A new edition of Euclid's Elements written by Oliver Byrne, using colored symbols instead of letters for the purpose of more effective visual communication. London, William Pickering, 1847, xxix, 268p.

This book was an attempt to teach Euclid by using images to teach the visual nature of the text, instead of the traditional pictures. At the time, the experiment failed, for a variety of reasons. The book was expensive, 25 shillings, at a time when a good book cost 4 or 5 shillings. Multi-color printing was in its infancy, and this new book seemed strange. "The result is a decided complication for Euclid, but a triumph for Charles Whittingham."1(Charles Whittingham was the printer of the book.)

More recently, people have begun to see the value of this sort of communication. In Envisioning Information, Tufte states that "A close look, however, indicates that Byrne's design clarifies the overly indirect and complicated Euclid, at lease for certain readers."2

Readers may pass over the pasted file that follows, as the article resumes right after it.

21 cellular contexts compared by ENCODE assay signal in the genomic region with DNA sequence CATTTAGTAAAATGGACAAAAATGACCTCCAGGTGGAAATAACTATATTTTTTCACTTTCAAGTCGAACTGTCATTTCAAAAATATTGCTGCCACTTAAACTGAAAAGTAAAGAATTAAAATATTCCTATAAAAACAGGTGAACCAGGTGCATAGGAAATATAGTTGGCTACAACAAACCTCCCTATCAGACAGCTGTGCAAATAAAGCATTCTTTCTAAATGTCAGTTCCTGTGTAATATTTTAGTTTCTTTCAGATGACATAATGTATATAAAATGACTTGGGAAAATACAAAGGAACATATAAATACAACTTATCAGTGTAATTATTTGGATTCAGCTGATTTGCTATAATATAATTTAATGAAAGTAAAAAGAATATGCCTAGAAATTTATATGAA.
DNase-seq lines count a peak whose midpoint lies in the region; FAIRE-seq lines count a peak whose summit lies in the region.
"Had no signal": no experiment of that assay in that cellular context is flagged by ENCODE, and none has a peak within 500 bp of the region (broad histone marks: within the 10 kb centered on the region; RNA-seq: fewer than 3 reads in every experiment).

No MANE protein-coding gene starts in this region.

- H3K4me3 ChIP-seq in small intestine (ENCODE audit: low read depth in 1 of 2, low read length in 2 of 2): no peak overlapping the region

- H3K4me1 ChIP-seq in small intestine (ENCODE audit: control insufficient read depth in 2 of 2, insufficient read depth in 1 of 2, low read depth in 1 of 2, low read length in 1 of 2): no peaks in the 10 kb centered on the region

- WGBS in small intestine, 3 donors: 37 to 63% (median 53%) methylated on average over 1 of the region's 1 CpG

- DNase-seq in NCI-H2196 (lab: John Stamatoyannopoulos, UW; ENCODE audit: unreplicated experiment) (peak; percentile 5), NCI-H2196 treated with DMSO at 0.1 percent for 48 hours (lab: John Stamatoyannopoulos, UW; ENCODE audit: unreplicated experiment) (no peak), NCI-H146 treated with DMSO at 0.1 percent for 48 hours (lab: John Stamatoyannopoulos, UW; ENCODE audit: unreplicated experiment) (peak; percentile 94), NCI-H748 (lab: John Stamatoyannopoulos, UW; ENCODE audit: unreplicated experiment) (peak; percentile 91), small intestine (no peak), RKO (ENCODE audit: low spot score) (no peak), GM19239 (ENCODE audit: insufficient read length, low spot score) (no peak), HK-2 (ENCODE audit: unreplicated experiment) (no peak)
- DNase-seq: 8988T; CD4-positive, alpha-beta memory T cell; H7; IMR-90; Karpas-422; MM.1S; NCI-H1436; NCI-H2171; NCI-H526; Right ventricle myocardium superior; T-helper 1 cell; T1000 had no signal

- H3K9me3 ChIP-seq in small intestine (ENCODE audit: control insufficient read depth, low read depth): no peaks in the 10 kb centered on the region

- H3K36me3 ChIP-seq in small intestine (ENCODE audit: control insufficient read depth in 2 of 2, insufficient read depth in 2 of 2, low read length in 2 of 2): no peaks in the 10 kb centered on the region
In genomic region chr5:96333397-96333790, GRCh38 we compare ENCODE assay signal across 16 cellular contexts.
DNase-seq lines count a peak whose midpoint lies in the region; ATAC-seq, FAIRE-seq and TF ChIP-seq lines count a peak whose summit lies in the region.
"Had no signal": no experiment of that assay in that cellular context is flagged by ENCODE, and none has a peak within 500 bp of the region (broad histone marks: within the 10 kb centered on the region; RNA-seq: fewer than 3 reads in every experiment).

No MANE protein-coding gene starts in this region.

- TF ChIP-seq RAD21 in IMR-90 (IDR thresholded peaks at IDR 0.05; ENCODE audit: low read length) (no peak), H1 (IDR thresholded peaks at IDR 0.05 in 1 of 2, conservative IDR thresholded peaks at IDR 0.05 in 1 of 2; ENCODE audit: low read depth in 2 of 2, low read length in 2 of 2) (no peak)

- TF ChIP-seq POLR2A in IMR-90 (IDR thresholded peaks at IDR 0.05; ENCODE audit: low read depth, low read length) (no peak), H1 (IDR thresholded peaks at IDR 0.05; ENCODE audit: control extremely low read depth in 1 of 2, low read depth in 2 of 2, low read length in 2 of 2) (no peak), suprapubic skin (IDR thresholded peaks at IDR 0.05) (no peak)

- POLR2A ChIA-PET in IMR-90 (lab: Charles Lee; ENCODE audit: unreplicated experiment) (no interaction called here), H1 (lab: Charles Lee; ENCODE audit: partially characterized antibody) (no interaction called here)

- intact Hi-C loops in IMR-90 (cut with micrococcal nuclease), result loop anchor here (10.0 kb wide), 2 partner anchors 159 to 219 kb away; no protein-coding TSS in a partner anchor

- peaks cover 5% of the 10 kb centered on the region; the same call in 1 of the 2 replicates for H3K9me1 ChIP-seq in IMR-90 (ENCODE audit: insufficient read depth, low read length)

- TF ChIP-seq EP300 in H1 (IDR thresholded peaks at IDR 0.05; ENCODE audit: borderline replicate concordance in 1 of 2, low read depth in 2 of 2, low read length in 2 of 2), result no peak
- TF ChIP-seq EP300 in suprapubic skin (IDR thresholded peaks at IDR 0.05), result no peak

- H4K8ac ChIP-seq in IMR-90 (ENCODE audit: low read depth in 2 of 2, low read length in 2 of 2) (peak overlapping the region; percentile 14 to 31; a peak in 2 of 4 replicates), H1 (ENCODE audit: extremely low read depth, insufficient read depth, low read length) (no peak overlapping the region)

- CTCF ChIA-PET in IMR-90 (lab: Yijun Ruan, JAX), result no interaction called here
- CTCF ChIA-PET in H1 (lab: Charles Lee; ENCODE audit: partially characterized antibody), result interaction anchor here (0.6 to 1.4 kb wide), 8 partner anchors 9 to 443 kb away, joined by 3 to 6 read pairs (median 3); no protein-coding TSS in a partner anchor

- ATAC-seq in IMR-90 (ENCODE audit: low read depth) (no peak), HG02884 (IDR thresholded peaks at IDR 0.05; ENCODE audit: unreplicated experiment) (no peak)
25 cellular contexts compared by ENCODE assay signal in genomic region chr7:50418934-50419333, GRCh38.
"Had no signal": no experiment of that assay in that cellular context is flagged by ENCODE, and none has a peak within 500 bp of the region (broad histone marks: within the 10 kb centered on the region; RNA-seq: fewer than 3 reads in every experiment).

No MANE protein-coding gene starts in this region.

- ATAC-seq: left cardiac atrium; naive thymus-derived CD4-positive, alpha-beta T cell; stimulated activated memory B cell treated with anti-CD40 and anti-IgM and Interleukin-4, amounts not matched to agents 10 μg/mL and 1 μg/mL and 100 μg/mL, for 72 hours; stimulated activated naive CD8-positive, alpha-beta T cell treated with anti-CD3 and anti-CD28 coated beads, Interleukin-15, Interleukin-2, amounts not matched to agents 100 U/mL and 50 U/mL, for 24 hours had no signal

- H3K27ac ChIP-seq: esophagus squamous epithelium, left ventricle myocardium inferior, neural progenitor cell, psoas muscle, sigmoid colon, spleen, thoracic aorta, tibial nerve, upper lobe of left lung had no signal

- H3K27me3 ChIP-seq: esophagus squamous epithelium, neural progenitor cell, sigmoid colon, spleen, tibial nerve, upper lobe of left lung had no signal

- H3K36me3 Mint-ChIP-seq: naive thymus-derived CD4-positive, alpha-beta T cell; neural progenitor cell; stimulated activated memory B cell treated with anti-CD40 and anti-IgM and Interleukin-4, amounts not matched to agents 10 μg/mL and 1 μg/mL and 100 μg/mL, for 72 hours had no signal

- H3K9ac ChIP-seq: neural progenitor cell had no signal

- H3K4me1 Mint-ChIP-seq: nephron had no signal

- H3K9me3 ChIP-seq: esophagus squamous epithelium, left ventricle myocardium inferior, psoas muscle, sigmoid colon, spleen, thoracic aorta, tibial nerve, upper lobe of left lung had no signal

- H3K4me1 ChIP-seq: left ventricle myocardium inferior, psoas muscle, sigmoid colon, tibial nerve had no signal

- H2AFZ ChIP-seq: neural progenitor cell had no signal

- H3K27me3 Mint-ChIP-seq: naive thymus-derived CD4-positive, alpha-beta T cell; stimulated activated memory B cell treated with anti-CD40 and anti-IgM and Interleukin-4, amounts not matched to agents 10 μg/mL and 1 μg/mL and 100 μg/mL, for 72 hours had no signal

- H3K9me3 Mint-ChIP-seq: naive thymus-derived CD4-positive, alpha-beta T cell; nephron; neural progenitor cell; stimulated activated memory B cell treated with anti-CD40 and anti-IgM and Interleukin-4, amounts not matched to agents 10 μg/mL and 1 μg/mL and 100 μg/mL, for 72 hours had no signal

The four page description in Envisioning Information caused a new interest in Byrne's Euclid. There is now a web site that has the entire contents of the book, as well as other resources pertaining Byrne and Euclild's Elements.3 It has also caused the price of the book to skyrocket. In the mid 1980s, it was possible to buy a copy of the book in very good condition for $250 or $300. In the spring of 2000, a copy in fair condition sold for $1250. In late 1999, copies that had been rebound were offered for as little as $1200. Now a copy costs upwards of $5000.4

1.Ruari McLean, Victorian Book Design and Colour Printing, Berkeley, University of California Press, 1972
2. Edward R. Tufte, Envisioning Information, Graphics Press, Cheshire, Connecticut, 1990, p84
3. http://www.sjca.edu/~cbp/indexbyr.html (I created this web site, and in the process, researched all of the information that is in this article. Cletus the Foetus has noticed that the site is no longer up. If you would like to host it, or want to see the pictures, let me know - I can email the whole thing - about 50 megs.
4. http://www.bookfinder.com

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